Where the finance for the project is coming from Chinese banks, the Chinese contractor may enjoy stronger bargaining power, although that is not always the case. There are plenty of Chinese contractors with the skills needed to build these power stations, and developers will often use the threat of switching negotiations to a competing contractor to get their way in negotiations.
Evolution to investment
Even before the launch of OBOR, the larger and more experienced Chinese contractors had begun the transition from a traditional contractor business model to a 'contractor plus investment' model. Now, the signs are that a significant proportion of OBOR projects will involve Chinese contractors making investments in the projects that they are engaged to construct, and conventional power projects have been among the first to use this structure.
The China Pakistan Economic Corridor (CPEC) has been among the first to see innovative project structures. The Thar Coal Block II project involves the development of an open pit coal mine and 660MW mine mouth power station through two SPVs set up by a consortium of Pakistani and Chinese investors, including a major Chinese contractor who will act as both EPC contractor and SPV equity participant. Project finance loans, including conventional RMB and Rupee Islamic tranches, are provided by syndicates of Pakistani and Chinese lenders including Habib Bank, United Bank, China Development Bank, Industrial and Commercial Bank of China and Construction Bank of China.
This sort of structure is likely to be replicated in other suitable OBOR countries. For example, in Zimbabwe a major Chinese contractor is now close to achieving financial close of a 660MW power station project in the country, involving the acquisition of a minority equity stake in the SPV as well as the EPC contract for the power station and transmission line. The US$1bn project finance loans will be provided by the China Export Import Bank.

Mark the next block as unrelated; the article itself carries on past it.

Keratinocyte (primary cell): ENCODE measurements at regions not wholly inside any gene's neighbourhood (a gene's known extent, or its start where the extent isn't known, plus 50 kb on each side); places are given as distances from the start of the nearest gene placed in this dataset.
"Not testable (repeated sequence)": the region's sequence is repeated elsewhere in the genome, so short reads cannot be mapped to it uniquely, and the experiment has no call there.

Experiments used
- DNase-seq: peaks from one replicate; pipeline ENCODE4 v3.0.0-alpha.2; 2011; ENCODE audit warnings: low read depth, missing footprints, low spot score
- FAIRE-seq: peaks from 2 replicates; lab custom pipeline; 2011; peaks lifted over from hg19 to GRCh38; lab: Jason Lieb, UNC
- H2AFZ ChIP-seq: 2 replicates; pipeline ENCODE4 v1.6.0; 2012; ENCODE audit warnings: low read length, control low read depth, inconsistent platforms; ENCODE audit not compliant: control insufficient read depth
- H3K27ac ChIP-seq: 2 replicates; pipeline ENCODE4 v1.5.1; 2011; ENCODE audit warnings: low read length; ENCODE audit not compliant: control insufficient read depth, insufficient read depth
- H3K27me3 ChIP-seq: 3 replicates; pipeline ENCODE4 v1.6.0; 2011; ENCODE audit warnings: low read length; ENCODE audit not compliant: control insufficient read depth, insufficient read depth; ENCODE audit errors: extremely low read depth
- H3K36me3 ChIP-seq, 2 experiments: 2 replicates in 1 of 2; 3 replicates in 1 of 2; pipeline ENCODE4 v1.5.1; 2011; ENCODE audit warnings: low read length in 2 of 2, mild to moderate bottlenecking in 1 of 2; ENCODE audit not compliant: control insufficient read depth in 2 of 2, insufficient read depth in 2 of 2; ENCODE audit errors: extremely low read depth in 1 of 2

Acting as an equity investor in the SPV as well as the EPC contractor brings several benefits, including locking in the EPC mandate, greater profits through return on equity and having a seat at the table during negotiation of contracts including the EPC contract and the all-important power purchase agreement with the offtaker.
Already, Chinese contractors are showing an appetite for larger investments in infrastructure projects, with conventional power projects in the lead over other asset classes. In the Port Qasim 1,320MW coal-fired power station in the CPEC Chinese contractor Sinohydro Resources Limited took a 51% equity stake in the SPV with the remainder held by a Qatar-based investment fund and China Exim Bank providing project finance loans. A Sinohydro sister company will undertake the EPC mandate.
In some cases, Chinese contractors are even stepping back and taking on the developer role themselves, and tendering for contractors, opening up the EPC and other mandates to a wider market. In addition to playing well with host governments who are keen to see local companies benefit from Chinese-funded projects, Chinese developers could benefit by developing relationships with local companies that can be leveraged in other markets.
To date, Chinese contractors have focused on China-friendly markets where there is lower competition. However, growing confidence and experience will see them look further afield, and there is plenty of choice amongst the over 65 nations that are officially on the OBOR routes. There will be challenges as they adapt to different and more regulated economic and legal environments, but these Chinese companies will bring experience, economic strength and a fresh approach to new markets that will give them a good chance of succeeding.
Many OBOR nations have strong domestic contractors and investors of their own, and others have a history of awarding projects to companies from countries other than China. It will be interesting to see the effect on local markets of OBOR and the Chinese companies that will deliver its vision. Some may choose to join forces with Chinese companies to win projects, while others may choose to compete, either alone or by combining resources with other companies. The answer is likely to be different from country to country, but what seems certain is that OBOR will shake things up and stimulate change.
For further information, please contact:
Greg Jones, Pinsent Masons